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Ko Phangan boasts a huge number of vegan restaurants in Srithanu, which turned out to be a thirty or so minute drive from the port, Thong Sala, and where we were staying. Taxis on Ko Phangan were less abundant than in other areas, with most people turning to scooters as an easy way of access around the island. I didn’t venture out in hiring a scooter myself, but I don’t think a license or experience is required to do so, with scooters on offer for miniscule amounts of money, two or three pounds per day from our hotel.

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We decided not to risk a scooter journey but instead hitched a communal taxi to Srithanu, and explored several quaint jewellery stores as well as picking up some well needed after sun in the local pharmacy. We ended this little exploration in the Karma Kafe, with stylish décor and dark wood. The sign in the toilet was hugely amusing, something along the lines of ‘don’t flush toilet paper / sanitary products / kittens and puppies / your ex’s belongings’.

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The food here was also one of my favourites amongst our travels. Hungry, as usual, I ordered two mains. The first was a rice bowl with the most deliciously spiced pumpkin, the second a burrito with beans and the same tasty pumpkin and squash puree. My friend ordered raw tacos, slightly let down upon discovering that the tacos were in fact not the crispy carb shells back home but cabbage bowls, but still insisted the dish to be worth the initial disappointment.

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If out and exploring Ko Phangan and brave enough to hitch a scooter trip, Karma Kafe is well worth the trip!

20/18 moo 8, Koh Pha Ngan, Surat Thani 84280, Thailand
open 12-10pm

Atsumi Raw Cafe, Phuket

We landed in Phuket town centre to find it a little disappointing, hardly blue seas and white beaches but rather a busy and jostling city with little in the way of vegetarian foods on offer. A good distance from the beach which was more of a port than somewhere where we could expose our pasty British skin, the only vegan café I could find was a fair drive down to the South of the island of Phuket, near Rawai.

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We originally had planned to alter our hostel accommodation and move from Phuket town centre to the more tranquil beaches tripadvisor promised us of Rawai – this was later altered again to the fantastical nightlife and equal beach opportunities offered by Patong, on the West. It was rather dark and dreary on arrival, with my friend imbued with a desperate cold, both of us hungry and damp. We set out on a fairly expensive taxi ride to Atsumi raw café, planning to also check out Rawai and assess if a hostel swap was worth the cost.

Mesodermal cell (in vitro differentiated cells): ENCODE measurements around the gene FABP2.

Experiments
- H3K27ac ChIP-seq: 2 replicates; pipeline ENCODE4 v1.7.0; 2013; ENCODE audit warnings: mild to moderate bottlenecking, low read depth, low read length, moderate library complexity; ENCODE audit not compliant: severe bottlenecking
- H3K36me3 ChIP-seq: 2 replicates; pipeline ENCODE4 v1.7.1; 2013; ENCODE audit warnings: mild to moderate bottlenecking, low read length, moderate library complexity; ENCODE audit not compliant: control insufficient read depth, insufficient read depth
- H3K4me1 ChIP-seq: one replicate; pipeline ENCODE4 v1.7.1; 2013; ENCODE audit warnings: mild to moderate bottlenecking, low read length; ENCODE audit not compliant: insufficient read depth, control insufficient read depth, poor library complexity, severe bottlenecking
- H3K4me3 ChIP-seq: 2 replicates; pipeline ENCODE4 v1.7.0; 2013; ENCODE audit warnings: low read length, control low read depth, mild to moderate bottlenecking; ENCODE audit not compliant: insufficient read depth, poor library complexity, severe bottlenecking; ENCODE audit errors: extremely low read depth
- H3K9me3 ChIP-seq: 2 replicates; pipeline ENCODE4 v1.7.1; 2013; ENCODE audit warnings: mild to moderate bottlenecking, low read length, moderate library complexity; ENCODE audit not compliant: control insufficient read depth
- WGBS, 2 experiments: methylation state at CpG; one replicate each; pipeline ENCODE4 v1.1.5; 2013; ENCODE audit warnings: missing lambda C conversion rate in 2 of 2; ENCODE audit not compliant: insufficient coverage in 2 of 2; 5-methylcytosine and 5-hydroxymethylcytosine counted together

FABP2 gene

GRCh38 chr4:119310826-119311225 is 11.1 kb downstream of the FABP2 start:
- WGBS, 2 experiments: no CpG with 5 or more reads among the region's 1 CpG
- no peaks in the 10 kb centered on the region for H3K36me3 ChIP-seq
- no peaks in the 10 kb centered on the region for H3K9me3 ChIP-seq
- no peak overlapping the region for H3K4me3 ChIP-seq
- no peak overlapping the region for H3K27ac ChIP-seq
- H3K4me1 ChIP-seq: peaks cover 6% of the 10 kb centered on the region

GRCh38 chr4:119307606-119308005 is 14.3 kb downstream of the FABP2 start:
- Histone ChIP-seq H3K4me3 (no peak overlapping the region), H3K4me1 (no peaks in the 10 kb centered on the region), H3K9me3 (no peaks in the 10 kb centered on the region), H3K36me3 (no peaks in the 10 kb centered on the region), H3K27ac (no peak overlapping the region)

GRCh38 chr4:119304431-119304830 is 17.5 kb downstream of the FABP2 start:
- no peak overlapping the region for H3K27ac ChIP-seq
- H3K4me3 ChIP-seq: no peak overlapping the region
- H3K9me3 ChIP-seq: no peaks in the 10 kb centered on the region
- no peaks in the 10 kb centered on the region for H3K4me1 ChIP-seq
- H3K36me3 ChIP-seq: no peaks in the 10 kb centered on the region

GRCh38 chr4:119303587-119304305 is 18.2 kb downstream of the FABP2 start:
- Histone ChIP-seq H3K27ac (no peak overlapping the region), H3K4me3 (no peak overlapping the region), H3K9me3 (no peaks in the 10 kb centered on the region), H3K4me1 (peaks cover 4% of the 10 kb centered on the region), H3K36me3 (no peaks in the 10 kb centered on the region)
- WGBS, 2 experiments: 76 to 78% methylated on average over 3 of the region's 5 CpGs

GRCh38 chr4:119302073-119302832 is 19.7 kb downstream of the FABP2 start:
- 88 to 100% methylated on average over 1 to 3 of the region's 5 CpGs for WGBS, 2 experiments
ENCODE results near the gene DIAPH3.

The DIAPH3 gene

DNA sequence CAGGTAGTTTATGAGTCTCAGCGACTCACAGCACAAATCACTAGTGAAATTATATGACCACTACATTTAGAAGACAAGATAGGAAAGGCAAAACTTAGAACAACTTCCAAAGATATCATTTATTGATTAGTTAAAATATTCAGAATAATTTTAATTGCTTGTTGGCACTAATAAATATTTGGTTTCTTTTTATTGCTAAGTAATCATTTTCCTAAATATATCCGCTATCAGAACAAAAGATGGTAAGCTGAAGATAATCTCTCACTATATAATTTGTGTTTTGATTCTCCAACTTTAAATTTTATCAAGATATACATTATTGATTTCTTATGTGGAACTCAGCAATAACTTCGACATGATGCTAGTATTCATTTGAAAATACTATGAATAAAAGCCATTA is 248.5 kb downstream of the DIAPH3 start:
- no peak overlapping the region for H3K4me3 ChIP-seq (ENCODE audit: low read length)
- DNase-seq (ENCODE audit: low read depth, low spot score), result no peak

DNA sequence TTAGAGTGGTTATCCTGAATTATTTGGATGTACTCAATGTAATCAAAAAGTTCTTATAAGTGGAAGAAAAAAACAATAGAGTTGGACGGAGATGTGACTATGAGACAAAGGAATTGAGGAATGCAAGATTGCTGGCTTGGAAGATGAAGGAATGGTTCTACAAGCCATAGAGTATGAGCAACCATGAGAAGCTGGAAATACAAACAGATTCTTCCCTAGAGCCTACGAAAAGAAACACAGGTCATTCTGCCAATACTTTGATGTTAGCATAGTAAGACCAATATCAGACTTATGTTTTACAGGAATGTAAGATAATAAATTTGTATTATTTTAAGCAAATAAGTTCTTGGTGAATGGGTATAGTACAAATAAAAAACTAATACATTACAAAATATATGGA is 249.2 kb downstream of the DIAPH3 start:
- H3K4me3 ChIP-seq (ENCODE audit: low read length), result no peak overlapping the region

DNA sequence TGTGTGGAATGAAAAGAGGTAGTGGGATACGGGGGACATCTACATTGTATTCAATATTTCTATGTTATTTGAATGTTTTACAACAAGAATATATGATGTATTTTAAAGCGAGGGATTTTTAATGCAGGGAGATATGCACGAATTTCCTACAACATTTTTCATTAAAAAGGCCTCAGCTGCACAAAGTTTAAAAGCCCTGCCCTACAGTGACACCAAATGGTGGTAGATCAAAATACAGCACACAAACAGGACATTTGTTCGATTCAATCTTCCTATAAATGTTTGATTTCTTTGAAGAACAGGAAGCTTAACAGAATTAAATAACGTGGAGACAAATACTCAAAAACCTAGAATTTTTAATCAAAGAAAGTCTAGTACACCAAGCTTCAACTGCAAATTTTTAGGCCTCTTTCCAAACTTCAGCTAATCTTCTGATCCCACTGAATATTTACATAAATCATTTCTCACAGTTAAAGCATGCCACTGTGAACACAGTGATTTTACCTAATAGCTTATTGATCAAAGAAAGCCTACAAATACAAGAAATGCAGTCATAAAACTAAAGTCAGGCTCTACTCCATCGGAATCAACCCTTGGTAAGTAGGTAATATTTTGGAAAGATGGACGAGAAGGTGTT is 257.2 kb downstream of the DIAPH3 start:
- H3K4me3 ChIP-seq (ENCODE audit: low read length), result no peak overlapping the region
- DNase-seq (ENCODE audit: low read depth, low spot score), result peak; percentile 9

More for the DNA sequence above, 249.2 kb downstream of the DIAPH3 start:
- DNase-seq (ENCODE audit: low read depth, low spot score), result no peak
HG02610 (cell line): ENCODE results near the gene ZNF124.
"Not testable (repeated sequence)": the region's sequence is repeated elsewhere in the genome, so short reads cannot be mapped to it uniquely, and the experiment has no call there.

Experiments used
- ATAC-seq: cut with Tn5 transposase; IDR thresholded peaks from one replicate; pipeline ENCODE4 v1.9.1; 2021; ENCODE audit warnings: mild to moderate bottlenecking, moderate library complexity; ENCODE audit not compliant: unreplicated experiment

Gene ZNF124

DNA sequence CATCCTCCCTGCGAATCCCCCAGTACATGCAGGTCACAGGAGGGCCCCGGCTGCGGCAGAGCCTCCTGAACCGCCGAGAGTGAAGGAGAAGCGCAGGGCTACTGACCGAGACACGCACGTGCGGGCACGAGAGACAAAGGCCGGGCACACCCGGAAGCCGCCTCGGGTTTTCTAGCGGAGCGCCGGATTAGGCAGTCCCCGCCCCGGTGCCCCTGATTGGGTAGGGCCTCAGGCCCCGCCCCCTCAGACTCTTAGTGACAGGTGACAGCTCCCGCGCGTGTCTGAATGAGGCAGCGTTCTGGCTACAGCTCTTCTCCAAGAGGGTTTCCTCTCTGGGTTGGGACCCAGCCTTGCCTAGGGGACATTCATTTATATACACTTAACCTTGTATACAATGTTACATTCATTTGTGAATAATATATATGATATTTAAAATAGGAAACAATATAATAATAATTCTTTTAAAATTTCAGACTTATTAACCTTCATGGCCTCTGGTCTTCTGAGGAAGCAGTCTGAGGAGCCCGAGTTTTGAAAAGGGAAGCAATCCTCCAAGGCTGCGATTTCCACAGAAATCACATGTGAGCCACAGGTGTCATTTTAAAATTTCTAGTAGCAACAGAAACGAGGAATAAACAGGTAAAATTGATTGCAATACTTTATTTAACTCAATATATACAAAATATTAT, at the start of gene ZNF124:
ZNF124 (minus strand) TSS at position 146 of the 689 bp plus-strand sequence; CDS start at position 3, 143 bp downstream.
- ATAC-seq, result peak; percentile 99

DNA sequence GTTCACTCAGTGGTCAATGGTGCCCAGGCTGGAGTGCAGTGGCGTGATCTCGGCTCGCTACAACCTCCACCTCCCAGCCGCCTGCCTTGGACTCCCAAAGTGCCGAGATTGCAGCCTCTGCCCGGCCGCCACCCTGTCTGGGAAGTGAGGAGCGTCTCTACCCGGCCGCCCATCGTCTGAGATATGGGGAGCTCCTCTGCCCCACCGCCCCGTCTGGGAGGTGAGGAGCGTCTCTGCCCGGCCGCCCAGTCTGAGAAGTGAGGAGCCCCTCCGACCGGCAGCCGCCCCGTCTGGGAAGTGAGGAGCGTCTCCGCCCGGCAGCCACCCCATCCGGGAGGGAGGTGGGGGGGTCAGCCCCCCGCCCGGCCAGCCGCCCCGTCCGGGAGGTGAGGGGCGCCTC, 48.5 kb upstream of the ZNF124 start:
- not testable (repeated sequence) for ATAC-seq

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The café is situated on the side of a main road so easy to locate. It is linked with the Atsumi Wellness Centre, where yoga, detox and even fasting plans are on offer (fortunately we came for the food, not the fasting). A café is situated to the front of the restaurant, with the dining behind. The food here was absolutely superb, perhaps the best raw options available. I chose a vegetable burrito in a corn tortilla, with an array of sauces. After travelling for the day I was decidedly hungry and do have to admit that vegan food is not the most filling – so I moved on to a raw Caesar salad, with cashew cheese to follow. My stomach still growling, I ended the meal with a raw vegan brownie. I’m not a huge fan of raw desserts and would rather eat an actual brownie over mashed dates, but it did certainly taste like the picture of health, filled with cacao, banana and almonds.

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The food here towards the higher range of all places we visited, but the service was swift and wifi even faster, so if in Phuket, Atsumi is definitely worth the trip, perhaps tied with a yoga session to really hammer down on the health.

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99/1 Moo 7, Wiset Road Rawai district, Phuket, Thailand
atsumirawcafe@hotmail.co.th
Tel: +6676289224

open 9am – 8pm

Vegetarian Travels in Thailand